The U.S. Debt Bubble Will Make Sub-Prime Mortgages Look Like a Picnic

Can you say "sea of red ink"?

From Rep. Paul Ryan's budget proposal - click to enlarge

Just how bad is the U.S. debt problem? Jim Manzi spells it out at The Corner:

… we are sitting on the mother of all bubbles. Many, probably most, Americans anticipate a stream of consumption that will be provided for them into old age by the government (i.e., other taxpayers). Unfortunately, most American taxpayers do not anticipate the kind of enormous increase in taxes that would be required to pay for this stream of benefits. One or both of these expectations will not be met. Americans as a whole are simply less wealthy, in the most useful sense of rationally anticipatable future material consumption, than they think they are. And the size of this disconnect is vastly greater than, for example, the size of the housing-price bubble that just popped.

…the combination of the debt we have just put on our balance sheet, plus the deficits that are scheduled to be created by these programs over the next 10 to 20 years, means that we need to confront this problem soon. We have increased public debt from about 40 percent of GDP in 2005 to about 70 percent of GDP by the end of this year; and we are projected to exceed the historical peak debt of about 100 percent of GDP (achieved at the close of World War II) within the next 15 years; thereupon we enter uncharted territory.

The borrowing capacity of the U.S. government is vast, but it is not limitless. At some point that nobody can predict, we will not be able to borrow enough to continue spending n the manner that current law assumes without extremely large negative effects. This is the way the bubble will very likely pop, if we let it come to that: a funding crisis for the U.S. government.  This is very unlikely in 2011, or 2012 or 2013; but over 20 years, we are playing with fire. In essence, we don’t need to care that much about the projections for 2080, because long, long before that, we’re going hit the wall, unless we somehow address the problem.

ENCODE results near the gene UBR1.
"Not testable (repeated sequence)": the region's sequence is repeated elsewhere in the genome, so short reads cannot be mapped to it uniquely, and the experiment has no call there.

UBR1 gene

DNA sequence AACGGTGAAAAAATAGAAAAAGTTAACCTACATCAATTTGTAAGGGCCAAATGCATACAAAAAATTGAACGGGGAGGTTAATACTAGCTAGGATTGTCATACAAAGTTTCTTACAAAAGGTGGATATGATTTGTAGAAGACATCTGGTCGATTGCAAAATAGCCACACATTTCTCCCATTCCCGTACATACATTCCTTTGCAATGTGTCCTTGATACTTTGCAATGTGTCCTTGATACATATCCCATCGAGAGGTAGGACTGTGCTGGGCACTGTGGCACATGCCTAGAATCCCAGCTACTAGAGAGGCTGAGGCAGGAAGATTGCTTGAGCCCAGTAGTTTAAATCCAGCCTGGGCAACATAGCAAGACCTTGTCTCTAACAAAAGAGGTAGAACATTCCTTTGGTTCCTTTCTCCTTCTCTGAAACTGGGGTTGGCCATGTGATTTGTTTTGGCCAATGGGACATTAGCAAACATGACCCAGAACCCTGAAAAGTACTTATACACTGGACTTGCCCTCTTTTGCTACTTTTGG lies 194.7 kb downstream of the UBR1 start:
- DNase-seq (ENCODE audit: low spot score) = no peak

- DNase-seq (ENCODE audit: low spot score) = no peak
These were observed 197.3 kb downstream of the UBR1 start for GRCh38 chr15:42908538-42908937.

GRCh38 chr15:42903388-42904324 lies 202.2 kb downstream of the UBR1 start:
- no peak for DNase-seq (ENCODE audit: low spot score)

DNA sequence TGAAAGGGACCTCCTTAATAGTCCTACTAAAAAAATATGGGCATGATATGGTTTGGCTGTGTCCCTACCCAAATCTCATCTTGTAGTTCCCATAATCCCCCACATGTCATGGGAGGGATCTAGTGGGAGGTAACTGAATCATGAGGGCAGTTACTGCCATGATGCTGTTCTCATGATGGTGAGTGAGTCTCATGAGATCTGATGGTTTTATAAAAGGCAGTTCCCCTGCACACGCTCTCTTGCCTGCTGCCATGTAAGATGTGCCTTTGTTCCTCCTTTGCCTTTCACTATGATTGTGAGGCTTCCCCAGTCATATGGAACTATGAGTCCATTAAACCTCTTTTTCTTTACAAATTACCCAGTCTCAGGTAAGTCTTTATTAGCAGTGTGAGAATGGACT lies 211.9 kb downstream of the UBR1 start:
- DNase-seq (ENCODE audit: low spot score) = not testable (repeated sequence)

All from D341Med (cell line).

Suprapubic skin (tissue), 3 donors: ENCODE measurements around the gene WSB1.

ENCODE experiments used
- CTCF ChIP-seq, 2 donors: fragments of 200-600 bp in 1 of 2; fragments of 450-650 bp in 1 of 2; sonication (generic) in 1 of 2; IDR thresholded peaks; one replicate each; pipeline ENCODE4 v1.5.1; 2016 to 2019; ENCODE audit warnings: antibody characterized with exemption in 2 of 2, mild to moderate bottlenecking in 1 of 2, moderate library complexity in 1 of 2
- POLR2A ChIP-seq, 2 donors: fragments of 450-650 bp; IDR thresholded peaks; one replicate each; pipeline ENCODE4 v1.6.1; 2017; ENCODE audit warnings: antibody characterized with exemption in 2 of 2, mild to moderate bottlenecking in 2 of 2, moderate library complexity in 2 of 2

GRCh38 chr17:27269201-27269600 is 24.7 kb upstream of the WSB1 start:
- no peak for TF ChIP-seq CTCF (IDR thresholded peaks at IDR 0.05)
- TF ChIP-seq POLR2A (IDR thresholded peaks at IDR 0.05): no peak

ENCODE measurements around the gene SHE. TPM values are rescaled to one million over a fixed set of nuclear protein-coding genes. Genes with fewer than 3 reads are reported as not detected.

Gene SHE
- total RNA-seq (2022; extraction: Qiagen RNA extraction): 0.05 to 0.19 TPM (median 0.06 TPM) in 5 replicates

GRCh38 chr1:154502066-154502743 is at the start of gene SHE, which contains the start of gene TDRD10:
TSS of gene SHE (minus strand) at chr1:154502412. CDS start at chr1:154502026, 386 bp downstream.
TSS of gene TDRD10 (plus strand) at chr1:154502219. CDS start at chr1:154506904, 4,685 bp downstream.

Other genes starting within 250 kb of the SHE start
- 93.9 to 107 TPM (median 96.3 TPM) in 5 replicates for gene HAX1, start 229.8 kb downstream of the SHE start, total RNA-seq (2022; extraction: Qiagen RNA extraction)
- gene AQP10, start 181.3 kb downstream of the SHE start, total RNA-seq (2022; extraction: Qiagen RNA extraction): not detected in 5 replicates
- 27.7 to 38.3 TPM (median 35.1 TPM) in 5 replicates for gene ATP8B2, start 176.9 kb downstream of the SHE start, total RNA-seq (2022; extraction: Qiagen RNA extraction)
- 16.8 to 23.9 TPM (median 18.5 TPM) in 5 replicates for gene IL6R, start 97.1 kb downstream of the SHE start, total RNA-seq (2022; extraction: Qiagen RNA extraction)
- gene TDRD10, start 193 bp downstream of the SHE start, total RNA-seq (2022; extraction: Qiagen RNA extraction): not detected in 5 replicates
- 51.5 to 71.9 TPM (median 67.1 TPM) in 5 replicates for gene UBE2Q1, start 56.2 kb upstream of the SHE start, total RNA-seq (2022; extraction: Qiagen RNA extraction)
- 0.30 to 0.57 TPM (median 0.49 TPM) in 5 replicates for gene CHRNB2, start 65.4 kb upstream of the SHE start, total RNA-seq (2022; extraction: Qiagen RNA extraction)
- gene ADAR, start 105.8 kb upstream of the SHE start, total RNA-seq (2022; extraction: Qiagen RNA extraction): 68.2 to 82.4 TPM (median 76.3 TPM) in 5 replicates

The GOP budget proposal makes clear that “the last Congress” — you know, the one dominated by Democrats — was responsible for the pork-laden stimulus bill.

At a time when the free-market foundations of the American economy were in desperate need of restoration and repair, the last Congress took actions that further undermined them. The President and his party’s leaders embarked on a stimulus spending spree that added hundreds of billions of dollars to the debt, yet failed to deliver on its promises to create jobs. Acute economic hardship was exploited to enact unprecedented expansions of government power.

This did not sit well with the American people. Citizens stood up and demanded that their leaders reacquaint themselves with America’s founding ideals of liberty, limited government, and equality under the rule of law.

Porkulus” was so extreme that it failed to attract a single Republican vote in the House, and only three in the Senate — the two liberal ladies from Maine and Arlen Specter, who soon switched parties on his way toward losing the Democratic primary in a bid to salvage his job.  But the Republican budget document doesn’t let the GOP off the hook:

In recent years, both political parties have squandered the public’s trust. The American people ended a unified Republican majority in 2006, just as they ended a unified Democratic majority last fall. Americans reject leaders who focus on the pursuit of power at the expense of principle. They reject empty promises from a government that cannot live within its means. They deserve the truth about the nation’s fiscal and economic challenges. They deserve – and demand – honest leaders willing to stand for solutions.

The GOP has a lot of profligate spending to answer for, but at least the party now is putting forth a serious plan, albeit one that will not survive President Obama’s veto power.  The question is whether we can get Obama voted out of office before our Chinese creditors cut off the flow of money.

In Search of A Thoughtful Liberal Economist

Dean Baker

A Facebook friend whose opinions I respect, and who is more liberal than me, pointed me in the direction of a blog by Dean Baker [link may work for signed-in Facebook members only], saying Baker is “a fine, clear-thinking economist, [and] he’s also an uncannily good press critic.”